Search

Friday, April 1, 2011

To Stand Beneath the Sun

April 1, 1986: We wanted to pause our Bellairsian endeavors to note the 25th anniversary of the publication of To Stand Beneath the Sun, the debut novel of author Brad Strickland.


Released April 1, 1986 by Signet, the story tells of spaceman Tom Perion, who finds himself marooned on a planet where women are the rulers and men are second-class citizens:
A planet where women outnumber men 10 to one, where men are woshipped as Lords, but women still rule the planet. A ship called the "Sailing Star" is in a decaying orbit around the planet. From the Sailing Star falls a pod containing Tom Perion, a strange man who speaks the "High" tongue understood only by the priestesses of Kalea. What is his origin? He claims to come from a ship called "Galileo", in which dozens of other humans are still in stasis. Can a man get the women rulers of Kalea to believe him in time to save the inhabitants of Galileo from a fiery plunge to the surface of Kalea?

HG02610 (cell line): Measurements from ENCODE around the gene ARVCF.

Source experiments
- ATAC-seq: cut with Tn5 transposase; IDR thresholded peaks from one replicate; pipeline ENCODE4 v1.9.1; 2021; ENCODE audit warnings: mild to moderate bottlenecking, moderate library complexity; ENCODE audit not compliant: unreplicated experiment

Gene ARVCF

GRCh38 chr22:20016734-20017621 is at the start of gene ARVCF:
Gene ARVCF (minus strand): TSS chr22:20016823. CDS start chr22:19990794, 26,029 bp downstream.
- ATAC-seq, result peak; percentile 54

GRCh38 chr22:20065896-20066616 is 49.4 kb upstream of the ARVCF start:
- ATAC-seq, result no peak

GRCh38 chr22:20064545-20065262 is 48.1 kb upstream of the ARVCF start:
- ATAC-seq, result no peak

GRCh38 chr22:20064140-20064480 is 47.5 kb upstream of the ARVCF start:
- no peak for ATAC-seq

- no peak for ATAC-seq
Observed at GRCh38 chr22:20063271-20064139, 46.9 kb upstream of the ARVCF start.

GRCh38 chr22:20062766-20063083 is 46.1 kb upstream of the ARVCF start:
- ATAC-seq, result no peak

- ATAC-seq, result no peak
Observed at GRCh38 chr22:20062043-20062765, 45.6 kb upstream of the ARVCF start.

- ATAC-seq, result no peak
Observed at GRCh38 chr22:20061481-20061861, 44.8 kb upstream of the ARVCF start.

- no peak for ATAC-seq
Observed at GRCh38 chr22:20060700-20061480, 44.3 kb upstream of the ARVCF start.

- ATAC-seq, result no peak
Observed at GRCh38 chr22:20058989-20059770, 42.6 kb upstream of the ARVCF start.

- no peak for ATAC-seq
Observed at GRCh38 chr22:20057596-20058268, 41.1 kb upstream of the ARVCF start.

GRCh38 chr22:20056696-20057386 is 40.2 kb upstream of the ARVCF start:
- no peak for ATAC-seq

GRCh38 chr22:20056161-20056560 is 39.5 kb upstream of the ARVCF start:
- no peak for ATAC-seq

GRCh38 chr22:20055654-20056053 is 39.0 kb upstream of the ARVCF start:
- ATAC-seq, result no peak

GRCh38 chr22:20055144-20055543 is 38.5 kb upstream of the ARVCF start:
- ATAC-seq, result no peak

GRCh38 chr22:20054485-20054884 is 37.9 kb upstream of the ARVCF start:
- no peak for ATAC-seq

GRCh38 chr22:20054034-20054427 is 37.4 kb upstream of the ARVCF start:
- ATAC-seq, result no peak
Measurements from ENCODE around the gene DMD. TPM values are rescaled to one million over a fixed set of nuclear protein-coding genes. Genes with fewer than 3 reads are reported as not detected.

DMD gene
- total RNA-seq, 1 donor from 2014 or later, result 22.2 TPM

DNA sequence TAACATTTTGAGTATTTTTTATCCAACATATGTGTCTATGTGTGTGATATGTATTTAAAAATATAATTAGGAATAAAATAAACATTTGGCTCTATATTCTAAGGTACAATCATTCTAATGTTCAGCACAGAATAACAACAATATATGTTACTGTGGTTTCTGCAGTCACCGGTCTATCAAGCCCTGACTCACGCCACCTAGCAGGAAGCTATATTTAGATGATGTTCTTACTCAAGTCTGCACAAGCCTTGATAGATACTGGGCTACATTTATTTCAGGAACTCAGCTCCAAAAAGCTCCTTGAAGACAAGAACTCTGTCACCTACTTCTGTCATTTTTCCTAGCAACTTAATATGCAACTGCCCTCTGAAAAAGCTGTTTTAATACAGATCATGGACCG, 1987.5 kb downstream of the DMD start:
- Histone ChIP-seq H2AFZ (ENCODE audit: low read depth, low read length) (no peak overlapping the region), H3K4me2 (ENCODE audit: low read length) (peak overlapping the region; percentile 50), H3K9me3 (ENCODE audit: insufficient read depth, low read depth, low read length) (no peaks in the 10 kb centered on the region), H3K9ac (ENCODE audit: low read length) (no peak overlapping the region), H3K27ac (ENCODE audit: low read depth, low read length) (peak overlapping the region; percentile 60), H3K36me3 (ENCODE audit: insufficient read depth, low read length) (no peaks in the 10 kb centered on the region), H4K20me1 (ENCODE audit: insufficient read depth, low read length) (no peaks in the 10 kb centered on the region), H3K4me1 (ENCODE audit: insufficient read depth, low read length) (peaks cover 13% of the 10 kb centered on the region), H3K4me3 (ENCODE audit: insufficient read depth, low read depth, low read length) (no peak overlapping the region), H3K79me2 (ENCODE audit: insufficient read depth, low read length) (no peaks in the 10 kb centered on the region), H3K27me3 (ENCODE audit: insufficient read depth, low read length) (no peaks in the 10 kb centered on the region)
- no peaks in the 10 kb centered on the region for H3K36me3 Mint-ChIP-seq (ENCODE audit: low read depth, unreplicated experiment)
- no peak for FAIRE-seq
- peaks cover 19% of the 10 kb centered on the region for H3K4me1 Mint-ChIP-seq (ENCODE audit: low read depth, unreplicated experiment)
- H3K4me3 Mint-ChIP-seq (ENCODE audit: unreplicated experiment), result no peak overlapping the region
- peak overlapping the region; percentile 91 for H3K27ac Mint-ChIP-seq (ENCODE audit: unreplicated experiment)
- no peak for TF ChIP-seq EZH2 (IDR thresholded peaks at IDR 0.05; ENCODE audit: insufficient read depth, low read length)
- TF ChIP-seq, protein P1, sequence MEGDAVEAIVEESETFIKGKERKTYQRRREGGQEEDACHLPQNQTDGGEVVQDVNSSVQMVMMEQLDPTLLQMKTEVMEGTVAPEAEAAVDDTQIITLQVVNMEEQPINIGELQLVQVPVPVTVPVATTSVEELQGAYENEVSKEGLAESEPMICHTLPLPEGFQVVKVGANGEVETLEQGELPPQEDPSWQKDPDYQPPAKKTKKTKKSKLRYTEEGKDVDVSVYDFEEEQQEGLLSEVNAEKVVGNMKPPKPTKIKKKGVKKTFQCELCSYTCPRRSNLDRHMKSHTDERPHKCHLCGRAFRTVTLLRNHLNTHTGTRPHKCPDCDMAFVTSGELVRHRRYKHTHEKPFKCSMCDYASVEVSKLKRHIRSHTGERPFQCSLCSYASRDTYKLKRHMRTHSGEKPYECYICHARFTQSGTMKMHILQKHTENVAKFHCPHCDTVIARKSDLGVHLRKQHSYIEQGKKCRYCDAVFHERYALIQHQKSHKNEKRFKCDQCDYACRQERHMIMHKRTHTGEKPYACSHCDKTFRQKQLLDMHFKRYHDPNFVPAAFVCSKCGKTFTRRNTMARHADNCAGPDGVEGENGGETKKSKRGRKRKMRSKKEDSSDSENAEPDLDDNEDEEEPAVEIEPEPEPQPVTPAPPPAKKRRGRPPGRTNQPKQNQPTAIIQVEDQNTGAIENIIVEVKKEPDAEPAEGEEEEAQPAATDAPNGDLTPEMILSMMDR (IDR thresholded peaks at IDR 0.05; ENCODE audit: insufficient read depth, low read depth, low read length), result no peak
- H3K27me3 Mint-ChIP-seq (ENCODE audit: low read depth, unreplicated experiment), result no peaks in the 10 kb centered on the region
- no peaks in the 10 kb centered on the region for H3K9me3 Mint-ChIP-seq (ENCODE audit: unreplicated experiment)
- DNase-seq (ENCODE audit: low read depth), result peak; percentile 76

The back cover of the book explains more of the book’s premise:
When Tom Perion woke from stasis in his wildly tumbling space pod, he knew something had gone terribly wrong with the massive colonization mission to the plant Kalea. But not until he was rescued by an all-women crew did he realize that the majority of the original colonists were still orbiting Kalea, locked in perpetual stasis. He quickly learned Kalea was a strange primitive land, where women were rulers and warriors and men the guarded possessions of multiple wives. With his old-Earth ways of thinking, Perion was soon driven into exile. Fleeing with his rescuers to to northern lands, he had to gamble against hope to recover the secret that would awaken the distant sky sleepers and bring the imperiled Kalea salvation from the stars.
Noted SF artist Ken Kelly created the cover illustration – found on his website and titled Marooned – and features a spaceman pulled from his pod by four brunettes of the science-fiction scantily-clad stock, all off the port side of a massive sailing ship whose sails are filled with wind.  Or something like that.

No comments:

Post a Comment